Why Sherpas on Everest Are Dressed like Ski Patrol
What porters on Kilimanjaro have in common with your local ski patroller: A warm, resort-branded coat
Five years ago, a corporate outerwear supplier flubbed the embroidery on an order of jackets for employees of the Village at Breckenridge. Left with 300 soft shells that were essentially useless, Jim Myers, the Village’s warehouse manager, stashed the boxes in a corner where they gathered dust season after season.
Then last year, Myers decided to act. “I’d had ’em for a while, so I talked to my boss and asked if we could find a place to donate them,” says Myers, who has worked at the Village for 20 years. “We couldn’t give them to any of our employees because they didn’t want the old uniforms out there. We’d given some away to visitors from out of state, but that kind of dried up. It’s one of those things—I wanted to get some space cleared.”
Myers had heard about a program run out of the Vail Valley called Sharing Warmth Around the Globe, or SWAG, that sends used ski resort employee uniforms to cold-weather countries overseas. When he found out the nonprofit was still in operation, he boxed up the 300 jackets, threw in some winter hats, and shipped the gear to a warehouse on the Front Range, where it would be directed to a country in need. Myers later learned the jackets ended up in Ukraine.
It was the latest chapter in a two-decade run of global good by SWAG. This past October, the organization delivered its 300,000th jacket to a mountain community in Ethiopia—one of 30 nations that have received clothing from SWAG since the first shipment was delivered in 2000 to war-torn Kosovo. Founder Cheryl Jensen got the idea for SWAG when her husband, then-Vail chief executive Bill Jensen, lamented how much the company was paying to store old uniforms. She saw an opportunity, and the concept quickly caught fire. Now the National Ski Areas Association helps collect donations from dozens of resorts, and NGOs and other partners cover the costs of cleaning and shipping the apparel.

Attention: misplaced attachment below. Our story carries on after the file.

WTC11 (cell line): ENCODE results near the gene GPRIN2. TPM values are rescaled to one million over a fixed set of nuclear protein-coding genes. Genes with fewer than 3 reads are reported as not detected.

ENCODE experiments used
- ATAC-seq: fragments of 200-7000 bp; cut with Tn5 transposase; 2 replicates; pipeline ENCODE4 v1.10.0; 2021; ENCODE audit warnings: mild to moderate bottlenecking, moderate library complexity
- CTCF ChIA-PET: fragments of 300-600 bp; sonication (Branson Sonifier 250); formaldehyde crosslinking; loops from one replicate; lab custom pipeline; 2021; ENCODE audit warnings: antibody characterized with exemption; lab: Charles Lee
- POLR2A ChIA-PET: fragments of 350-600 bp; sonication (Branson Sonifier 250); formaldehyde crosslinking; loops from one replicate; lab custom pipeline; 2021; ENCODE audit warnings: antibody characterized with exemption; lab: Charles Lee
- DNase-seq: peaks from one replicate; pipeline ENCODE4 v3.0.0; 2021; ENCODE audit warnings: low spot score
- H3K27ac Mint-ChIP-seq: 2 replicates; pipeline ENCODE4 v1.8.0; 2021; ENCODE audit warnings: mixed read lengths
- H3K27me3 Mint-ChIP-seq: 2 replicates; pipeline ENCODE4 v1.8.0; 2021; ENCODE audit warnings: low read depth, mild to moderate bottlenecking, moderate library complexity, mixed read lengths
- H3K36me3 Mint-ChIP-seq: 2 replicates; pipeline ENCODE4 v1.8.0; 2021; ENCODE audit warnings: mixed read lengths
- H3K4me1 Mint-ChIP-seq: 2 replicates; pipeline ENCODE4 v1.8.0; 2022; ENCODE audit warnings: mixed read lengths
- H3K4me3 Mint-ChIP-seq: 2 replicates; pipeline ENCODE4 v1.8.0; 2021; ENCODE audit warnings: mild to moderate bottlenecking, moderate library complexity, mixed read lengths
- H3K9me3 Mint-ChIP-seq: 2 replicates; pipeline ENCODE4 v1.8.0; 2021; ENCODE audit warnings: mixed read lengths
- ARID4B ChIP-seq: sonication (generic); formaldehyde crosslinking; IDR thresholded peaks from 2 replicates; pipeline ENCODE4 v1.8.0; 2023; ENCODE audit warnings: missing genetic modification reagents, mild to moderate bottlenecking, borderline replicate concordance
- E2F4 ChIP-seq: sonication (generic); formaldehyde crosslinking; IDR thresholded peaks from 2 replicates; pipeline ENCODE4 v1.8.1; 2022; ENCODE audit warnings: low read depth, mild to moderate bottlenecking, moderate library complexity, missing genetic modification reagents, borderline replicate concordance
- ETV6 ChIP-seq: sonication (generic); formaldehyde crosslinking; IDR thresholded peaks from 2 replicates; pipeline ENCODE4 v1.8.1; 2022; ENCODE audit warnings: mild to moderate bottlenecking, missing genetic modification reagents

The jackets have outfitted the Nepalese Ski Team, have been retrofitted as blankets for Pakistani earthquake victims, and have insulated porters on Mount Kilimanjaro. Last year, the Village and Keystone Resort were among 22 organizations that donated 9,000 pieces of winter clothing. Vail Resorts remains a big supporter of the program through its EpicPromise platform.
Jensen, a longtime Vail resident, has helped to deliver garments around the world on behalf of SWAG, memories that drive her work today. “Five years ago I went on a coat distribution in Albania, taking hundreds of coats to a mental health institution where people were basically living in rags,” she says. “It’s just heartbreaking. So all of a sudden you provide a nice article of warm clothing. I’ll never forget those smiles.”